The government banned Prison Break from TV in China three years ago, as part of a wider ban on shows containing crime or violence, claiming they are damaging to the “living environment” of children. However, earlier this year, a station called Jinan TV aired some Prison Break excerpts on a children’s channel, saying it was part of an educational program to teach English.
“The program would show some scenes, then the host would explain the meaning of some of the words used and how they would apply in real life,” said an editor from the station. While they were certainly not the first network to broadcast Prison Break illegally in China, after only a few days they were “reminded” by authorities that they were pushing it, and took the excerpts off the air.
Apparently they were also in danger of copyright infringement, as they got the episodes of Prison Break from “enthusiasts” in China – probably meaning they downloaded it or bought illegal DVDs. In many cities in China, bootleg DVDs of current American shows are available on any street corner for less than a dollar, and Prison Break is one of the most popular. As well, millions of people download TV shows, obtaining each episode from the Internet within hours of its airing in the West.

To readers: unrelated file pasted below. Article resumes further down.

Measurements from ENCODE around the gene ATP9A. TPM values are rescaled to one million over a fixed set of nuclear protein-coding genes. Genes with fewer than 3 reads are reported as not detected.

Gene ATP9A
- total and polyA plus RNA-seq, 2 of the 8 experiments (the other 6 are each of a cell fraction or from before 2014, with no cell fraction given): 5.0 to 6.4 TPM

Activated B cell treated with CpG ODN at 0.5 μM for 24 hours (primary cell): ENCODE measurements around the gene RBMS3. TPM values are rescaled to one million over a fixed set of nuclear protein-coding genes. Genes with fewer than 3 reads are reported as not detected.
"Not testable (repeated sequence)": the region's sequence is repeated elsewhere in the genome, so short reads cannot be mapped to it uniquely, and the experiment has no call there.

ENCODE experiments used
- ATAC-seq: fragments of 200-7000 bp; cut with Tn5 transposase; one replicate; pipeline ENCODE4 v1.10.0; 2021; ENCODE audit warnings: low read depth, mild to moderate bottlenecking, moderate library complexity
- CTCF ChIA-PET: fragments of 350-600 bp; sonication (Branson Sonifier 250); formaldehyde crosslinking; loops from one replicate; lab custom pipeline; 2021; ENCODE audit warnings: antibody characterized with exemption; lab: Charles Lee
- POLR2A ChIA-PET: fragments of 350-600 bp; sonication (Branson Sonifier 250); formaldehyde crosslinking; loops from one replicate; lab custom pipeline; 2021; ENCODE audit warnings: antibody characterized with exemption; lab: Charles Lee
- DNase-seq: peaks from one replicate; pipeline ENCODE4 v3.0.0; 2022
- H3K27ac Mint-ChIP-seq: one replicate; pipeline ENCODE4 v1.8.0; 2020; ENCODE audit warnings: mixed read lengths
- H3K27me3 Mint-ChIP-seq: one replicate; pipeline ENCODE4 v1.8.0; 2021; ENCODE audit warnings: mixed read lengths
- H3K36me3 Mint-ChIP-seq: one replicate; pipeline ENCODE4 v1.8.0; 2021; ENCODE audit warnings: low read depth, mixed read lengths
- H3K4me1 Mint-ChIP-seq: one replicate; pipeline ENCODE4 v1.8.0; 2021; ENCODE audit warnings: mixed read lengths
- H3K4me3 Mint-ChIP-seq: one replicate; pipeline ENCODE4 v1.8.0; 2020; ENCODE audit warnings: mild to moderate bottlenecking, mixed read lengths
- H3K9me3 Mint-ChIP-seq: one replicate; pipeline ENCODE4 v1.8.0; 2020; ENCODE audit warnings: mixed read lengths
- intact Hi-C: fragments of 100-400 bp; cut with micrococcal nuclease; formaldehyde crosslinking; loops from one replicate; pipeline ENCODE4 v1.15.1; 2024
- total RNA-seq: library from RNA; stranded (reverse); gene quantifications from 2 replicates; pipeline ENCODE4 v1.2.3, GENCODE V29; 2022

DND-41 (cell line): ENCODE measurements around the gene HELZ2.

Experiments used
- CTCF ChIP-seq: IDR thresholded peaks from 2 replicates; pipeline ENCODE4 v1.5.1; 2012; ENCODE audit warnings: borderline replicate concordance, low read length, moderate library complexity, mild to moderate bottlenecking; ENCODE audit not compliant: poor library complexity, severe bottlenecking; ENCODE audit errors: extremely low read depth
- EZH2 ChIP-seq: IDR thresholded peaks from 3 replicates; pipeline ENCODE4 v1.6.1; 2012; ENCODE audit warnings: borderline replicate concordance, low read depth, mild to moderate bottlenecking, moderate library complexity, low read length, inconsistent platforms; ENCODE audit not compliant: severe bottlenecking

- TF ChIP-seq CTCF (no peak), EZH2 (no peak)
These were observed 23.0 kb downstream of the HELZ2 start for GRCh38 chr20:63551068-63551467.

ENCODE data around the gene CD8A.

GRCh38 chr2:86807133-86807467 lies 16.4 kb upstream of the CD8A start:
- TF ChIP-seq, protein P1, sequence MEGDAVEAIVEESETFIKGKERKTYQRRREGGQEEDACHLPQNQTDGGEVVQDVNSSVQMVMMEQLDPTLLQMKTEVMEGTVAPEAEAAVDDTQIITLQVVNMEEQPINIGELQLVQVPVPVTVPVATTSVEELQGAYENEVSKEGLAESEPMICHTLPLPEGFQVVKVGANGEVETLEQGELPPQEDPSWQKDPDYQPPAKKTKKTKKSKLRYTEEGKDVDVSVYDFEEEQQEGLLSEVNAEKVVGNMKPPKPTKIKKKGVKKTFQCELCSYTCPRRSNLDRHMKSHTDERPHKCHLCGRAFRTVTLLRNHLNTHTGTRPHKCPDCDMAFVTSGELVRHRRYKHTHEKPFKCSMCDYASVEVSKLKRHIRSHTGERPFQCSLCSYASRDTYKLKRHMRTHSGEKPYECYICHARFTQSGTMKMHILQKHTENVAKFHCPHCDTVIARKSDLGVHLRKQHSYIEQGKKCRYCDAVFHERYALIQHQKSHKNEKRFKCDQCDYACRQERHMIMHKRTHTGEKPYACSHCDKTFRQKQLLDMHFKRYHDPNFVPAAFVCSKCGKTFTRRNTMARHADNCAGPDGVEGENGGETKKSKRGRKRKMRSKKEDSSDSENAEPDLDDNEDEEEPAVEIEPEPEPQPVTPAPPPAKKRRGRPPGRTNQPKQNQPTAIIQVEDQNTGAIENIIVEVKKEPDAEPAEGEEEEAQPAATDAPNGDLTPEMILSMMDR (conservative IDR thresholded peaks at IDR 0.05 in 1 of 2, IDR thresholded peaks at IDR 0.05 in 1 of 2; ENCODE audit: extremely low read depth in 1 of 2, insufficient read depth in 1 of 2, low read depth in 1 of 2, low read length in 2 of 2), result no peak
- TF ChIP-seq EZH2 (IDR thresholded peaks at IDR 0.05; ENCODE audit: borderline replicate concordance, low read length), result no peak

Companies like Warner Brothers China are trying to compete with illegal DVDs by putting out cheaper-than-usual legal versions of various shows and movies, but they still end up costing four or five times as much as the bootleg copies. While Warner Brothers claims this idea is working, they can’t seem to back up this claim with any figures.
Is there any hope of competing with the pirates? Will the authorities be able to control access to the shows? Probably not. The popularity of shows like Prison Break and the low cost of the bootleg copies, combined with the lack of interest in actually enforcing the laws against any of it, mean that Chinese Prison Break fans probably have nothing to worry about.
-Mel, BuddyTV Staff Columnist
Sources: Marketplace, Reuters
Photo courtesy of Fox